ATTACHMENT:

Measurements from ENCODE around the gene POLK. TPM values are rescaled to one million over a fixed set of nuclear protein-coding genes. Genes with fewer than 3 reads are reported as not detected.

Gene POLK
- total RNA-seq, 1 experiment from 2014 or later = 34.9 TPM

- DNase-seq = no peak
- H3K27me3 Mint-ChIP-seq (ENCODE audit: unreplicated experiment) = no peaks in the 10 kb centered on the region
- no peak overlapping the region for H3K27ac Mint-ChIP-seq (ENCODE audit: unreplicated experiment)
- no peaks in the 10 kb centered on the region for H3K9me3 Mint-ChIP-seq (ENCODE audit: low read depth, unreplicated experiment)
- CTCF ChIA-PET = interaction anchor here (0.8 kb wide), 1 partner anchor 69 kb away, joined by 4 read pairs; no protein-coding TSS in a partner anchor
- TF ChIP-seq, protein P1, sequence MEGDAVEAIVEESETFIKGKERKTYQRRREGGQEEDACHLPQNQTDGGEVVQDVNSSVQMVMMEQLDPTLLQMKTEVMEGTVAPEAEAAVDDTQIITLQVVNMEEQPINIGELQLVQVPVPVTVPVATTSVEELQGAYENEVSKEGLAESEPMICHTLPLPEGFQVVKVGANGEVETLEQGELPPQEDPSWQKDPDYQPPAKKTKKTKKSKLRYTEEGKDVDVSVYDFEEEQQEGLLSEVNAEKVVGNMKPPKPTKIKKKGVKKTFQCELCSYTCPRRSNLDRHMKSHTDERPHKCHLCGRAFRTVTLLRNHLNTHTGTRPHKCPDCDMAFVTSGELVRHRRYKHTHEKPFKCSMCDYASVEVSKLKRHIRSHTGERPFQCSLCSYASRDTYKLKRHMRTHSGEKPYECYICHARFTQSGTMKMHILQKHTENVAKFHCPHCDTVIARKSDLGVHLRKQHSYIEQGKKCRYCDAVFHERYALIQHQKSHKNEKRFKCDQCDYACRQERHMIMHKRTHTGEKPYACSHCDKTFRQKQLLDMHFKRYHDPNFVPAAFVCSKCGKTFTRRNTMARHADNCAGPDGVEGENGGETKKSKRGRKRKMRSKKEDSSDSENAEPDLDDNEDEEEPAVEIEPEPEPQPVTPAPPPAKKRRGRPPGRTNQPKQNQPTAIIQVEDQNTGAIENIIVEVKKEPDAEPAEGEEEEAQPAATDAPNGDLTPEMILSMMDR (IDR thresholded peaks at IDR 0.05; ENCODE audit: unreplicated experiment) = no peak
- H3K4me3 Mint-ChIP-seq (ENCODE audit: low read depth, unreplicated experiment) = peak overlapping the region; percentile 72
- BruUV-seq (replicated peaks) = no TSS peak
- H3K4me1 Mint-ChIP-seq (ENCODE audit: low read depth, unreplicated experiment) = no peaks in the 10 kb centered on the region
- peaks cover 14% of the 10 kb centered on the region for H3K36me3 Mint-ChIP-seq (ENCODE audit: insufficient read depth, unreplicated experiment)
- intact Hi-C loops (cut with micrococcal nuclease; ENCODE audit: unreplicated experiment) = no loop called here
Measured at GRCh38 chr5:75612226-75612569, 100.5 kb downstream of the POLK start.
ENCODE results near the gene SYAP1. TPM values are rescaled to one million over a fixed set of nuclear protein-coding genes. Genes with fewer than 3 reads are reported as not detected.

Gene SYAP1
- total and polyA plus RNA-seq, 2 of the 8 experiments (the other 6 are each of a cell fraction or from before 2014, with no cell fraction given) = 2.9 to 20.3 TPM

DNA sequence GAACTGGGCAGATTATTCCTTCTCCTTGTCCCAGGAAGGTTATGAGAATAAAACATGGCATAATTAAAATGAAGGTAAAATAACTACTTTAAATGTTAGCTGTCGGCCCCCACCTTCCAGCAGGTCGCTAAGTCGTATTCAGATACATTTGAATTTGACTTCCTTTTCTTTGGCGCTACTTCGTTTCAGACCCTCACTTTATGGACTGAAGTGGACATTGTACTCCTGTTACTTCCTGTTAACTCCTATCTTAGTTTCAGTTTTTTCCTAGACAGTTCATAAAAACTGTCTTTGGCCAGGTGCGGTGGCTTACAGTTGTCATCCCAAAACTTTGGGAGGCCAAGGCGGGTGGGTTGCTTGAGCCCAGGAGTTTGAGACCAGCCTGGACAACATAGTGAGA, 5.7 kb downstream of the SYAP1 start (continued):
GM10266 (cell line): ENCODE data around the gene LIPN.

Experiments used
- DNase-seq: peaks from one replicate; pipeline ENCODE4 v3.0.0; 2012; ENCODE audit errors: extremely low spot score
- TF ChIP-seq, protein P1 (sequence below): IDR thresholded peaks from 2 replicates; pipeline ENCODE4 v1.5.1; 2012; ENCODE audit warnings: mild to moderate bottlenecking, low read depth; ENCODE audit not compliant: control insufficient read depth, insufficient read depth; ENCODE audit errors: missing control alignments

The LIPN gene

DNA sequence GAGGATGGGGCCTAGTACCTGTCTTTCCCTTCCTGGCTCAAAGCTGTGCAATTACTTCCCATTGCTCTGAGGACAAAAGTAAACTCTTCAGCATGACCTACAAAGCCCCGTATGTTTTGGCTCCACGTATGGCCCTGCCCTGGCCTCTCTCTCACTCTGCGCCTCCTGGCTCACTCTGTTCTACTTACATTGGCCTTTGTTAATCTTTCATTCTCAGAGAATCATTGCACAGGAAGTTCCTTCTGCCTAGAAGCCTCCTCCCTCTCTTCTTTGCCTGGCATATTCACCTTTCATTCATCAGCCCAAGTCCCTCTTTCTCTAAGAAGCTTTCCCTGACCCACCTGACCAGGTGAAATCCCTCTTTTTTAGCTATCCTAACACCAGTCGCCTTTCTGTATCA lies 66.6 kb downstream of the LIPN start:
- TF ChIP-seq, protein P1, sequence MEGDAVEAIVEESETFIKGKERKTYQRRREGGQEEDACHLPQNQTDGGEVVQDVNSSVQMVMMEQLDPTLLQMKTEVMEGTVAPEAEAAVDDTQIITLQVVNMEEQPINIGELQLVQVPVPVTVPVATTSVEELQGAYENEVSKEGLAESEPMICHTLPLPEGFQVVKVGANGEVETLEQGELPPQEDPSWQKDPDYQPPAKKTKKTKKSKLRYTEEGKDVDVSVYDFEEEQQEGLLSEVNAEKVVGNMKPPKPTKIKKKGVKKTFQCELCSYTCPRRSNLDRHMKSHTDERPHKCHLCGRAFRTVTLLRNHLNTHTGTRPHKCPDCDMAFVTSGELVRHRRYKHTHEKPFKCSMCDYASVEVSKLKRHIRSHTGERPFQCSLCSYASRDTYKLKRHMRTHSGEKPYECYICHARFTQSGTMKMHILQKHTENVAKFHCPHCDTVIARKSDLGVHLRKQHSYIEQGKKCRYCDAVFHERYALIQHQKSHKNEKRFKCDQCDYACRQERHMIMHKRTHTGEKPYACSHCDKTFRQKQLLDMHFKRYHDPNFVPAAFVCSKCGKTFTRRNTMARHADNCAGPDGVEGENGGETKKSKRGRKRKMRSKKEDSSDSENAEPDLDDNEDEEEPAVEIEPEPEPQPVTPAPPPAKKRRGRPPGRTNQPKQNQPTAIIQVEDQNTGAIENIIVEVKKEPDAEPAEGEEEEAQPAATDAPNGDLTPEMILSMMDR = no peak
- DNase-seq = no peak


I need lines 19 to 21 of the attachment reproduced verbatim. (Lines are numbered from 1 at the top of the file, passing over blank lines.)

DNA sequence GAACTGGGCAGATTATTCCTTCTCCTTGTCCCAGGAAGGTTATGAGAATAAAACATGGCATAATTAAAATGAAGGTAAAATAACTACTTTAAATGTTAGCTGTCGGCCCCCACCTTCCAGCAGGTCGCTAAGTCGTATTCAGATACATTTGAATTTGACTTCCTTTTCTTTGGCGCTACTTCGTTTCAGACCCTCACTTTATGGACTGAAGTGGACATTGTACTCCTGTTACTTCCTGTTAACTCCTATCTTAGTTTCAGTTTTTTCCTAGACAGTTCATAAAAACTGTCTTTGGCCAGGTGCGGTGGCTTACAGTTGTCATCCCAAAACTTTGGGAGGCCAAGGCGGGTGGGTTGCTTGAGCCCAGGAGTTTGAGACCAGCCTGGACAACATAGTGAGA, 5.7 kb downstream of the SYAP1 start (continued):
GM10266 (cell line): ENCODE data around the gene LIPN.

Experiments used